HOWEVER,  when I was in Mexico on the fellowship, the archaeologists matter-of-factly stated that the first humans in Mexico were Polynesians.  Polynesians were still living in Baja California, when the Spanish conquered Mexico.  However, these people lacked the population density to withstand the onslaught of European diseases and therefore were pretty much extinct by the late 1700s.  Recent DNA studies of Baja California skeletons have confirmed that these people, were indeed, most Polynesia . . . with some individuals having partial American Indian ancestry.

When I read about the burials at the four corners of the pyramids,  Polynesian temples came to mind.   It was standard operating procedure for the Polynesians to sacrifice humans and place them on the four corners of their temple foundations.  There was very little difference between Polynesian temples and those built in Central Mexico during the Formative Period ( 500 BC-100 AD).  In both regions, they were constructed with stacked volcanic rock veneers.   There is some sort of cultural connection, but the problem is that the oldest evidence of a Polynesian presence is in Mexico, not Tahiti, Hawaii or New Zealand.  Obviously, we don’t fully understand what happened in the past.

This article is a prequel to a much more detailed article on the origins of Teotihuacan and the shared cultural ancestry of Teotihuacan and the Muskogean Peoples . . . in particular, the Upper Creeks.  It is a complex subject with many unanswered questions.  The shared cultural traits with Polynesia is just one of those mysteries.

 

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Richard Thornton is a professional architect, city planner, author and museum exhibit designer-builder. He is today considered one of the nation’s leading experts on the Southeastern Indians. However, that was not always the case. While at Georgia Tech Richard was the first winner of the Barrett Fellowship, which enabled him to study Mesoamerican architecture and culture in Mexico under the auspices of the Institutio Nacional de Antropoligia e Historia. Dr. Roman Piňa-Chan, the famous archaeologist and director of the Museo Nacional de Antropologia, was his fellowship coordinator. For decades afterward, he lectured at universities and professional societies around the Southeast on Mesoamerican architecture, while knowing very little about his own Creek heritage. Then he was hired to carry out projects for the Muscogee-Creek Nation in Oklahoma. The rest is history. Richard is the Tribal Historic Preservation Officer for the KVWETV (Coweta) Creek Tribe and a member of the Perdido Bay Creek Tribe. In 2009 he was the architect for Oklahoma’s Trail of Tears Memorial at Council Oak Park in Tulsa. He is the president of the Apalache Foundation, which is sponsoring research into the advanced indigenous societies of the Lower Southeast.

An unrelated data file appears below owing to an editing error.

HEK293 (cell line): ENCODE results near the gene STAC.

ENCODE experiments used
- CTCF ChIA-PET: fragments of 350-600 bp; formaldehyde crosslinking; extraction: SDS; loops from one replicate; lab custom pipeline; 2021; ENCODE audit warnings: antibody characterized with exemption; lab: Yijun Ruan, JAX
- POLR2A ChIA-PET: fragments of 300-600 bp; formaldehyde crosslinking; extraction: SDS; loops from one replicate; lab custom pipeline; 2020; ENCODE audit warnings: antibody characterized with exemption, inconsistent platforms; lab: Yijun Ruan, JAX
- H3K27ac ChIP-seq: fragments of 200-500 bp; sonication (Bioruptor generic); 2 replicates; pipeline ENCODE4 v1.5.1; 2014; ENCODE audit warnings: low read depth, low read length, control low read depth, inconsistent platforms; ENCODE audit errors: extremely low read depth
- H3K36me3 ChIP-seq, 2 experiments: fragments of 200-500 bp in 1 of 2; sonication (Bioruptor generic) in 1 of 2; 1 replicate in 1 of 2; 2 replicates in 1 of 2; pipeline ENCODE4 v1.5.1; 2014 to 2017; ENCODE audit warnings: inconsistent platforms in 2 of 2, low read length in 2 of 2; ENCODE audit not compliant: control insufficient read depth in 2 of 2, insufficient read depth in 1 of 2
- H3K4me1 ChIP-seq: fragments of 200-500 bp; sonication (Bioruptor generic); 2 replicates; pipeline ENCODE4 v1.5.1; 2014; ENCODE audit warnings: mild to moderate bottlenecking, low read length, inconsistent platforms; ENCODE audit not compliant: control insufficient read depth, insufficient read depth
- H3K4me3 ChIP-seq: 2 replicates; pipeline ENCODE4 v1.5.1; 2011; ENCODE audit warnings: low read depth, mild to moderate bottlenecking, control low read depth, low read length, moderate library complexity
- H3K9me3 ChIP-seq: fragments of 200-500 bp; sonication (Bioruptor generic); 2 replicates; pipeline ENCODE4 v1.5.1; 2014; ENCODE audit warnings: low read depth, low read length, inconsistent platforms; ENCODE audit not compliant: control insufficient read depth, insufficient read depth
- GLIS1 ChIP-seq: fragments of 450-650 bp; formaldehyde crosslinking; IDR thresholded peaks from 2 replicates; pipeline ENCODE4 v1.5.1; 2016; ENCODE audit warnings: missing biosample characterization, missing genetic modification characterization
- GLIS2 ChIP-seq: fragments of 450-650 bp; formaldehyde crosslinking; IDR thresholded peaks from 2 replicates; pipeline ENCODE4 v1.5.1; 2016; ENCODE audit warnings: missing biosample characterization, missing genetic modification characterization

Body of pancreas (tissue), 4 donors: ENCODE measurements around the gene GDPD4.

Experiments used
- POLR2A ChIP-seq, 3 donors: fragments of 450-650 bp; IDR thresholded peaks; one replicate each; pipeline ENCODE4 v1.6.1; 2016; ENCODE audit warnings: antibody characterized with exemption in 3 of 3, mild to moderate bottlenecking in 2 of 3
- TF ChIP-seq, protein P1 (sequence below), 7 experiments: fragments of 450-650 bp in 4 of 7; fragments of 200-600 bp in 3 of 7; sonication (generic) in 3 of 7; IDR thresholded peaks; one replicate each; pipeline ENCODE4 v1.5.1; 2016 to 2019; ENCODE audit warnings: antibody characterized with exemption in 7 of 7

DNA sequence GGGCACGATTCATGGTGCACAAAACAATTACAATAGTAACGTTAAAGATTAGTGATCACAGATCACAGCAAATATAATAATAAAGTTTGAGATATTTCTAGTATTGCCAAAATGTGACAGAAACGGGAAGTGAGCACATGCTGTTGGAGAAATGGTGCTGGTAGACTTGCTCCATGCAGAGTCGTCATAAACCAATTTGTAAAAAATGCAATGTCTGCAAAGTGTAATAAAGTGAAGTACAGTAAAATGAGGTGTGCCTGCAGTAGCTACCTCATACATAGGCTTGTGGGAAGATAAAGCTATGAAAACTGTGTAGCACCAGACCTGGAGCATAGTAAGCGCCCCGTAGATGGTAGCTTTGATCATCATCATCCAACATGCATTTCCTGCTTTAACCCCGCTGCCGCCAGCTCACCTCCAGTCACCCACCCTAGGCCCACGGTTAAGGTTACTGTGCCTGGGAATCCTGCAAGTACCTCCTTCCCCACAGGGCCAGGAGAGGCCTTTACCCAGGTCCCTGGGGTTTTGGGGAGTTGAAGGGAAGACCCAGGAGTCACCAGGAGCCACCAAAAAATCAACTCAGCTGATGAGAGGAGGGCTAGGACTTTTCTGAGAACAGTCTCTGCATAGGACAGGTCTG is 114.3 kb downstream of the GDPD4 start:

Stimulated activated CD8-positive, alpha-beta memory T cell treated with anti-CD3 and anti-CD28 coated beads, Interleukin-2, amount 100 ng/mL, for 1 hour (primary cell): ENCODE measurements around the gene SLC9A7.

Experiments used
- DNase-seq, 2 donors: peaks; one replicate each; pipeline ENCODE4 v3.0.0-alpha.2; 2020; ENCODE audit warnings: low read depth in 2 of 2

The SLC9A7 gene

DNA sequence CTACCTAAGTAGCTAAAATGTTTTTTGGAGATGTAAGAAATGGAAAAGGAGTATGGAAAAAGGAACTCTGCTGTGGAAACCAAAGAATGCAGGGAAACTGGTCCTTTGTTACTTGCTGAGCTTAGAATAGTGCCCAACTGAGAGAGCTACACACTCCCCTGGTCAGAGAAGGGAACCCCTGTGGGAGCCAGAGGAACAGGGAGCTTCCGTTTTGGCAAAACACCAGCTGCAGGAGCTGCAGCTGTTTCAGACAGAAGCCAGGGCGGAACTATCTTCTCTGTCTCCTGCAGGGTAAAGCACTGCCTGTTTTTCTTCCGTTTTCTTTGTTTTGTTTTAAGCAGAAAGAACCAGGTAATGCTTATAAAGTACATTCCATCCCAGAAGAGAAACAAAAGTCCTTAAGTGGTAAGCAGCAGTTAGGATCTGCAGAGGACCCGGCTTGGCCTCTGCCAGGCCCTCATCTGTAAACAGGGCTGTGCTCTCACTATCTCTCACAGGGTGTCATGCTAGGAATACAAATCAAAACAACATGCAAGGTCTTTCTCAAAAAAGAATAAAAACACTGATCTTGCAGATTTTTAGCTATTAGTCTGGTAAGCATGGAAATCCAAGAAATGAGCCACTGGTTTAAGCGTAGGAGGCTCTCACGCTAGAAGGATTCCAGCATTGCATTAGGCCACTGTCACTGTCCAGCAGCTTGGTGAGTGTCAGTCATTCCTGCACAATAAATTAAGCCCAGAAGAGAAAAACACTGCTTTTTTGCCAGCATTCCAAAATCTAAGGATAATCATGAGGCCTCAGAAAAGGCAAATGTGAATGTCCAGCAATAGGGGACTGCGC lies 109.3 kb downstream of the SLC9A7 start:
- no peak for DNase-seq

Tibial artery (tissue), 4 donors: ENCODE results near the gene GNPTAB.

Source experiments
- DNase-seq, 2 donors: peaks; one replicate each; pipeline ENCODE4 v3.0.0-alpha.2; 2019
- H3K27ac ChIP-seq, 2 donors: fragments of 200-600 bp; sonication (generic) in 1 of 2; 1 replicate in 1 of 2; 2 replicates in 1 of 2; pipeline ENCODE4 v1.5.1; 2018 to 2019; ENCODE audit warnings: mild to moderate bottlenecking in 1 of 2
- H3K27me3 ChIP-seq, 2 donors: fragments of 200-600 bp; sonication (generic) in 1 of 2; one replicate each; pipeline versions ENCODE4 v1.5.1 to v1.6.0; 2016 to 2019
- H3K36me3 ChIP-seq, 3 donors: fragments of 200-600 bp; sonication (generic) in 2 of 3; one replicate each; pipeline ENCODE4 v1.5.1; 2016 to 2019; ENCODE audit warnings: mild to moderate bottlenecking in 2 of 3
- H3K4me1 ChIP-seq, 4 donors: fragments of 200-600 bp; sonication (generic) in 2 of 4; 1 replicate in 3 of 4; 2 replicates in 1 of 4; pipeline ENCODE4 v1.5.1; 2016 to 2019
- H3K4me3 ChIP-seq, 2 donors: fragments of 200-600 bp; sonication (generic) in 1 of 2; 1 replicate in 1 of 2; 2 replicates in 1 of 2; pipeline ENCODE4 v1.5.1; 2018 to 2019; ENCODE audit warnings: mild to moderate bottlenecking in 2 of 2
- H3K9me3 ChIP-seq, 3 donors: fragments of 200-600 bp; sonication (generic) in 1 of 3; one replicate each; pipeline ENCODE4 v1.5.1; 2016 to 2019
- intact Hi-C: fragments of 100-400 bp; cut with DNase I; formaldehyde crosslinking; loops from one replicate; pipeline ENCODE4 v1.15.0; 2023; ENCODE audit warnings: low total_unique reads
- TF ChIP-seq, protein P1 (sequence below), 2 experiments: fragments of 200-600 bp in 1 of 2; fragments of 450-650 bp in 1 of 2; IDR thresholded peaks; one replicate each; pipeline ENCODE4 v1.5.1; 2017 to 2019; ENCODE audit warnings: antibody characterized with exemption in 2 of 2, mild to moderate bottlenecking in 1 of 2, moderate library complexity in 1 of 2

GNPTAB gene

5 Comments

  1. garybmoore93@gmail.com'

    Hello I would really like to speak with you, I have found the seven cities that DeSoto was searching for please contact me at your earliest convenience thank you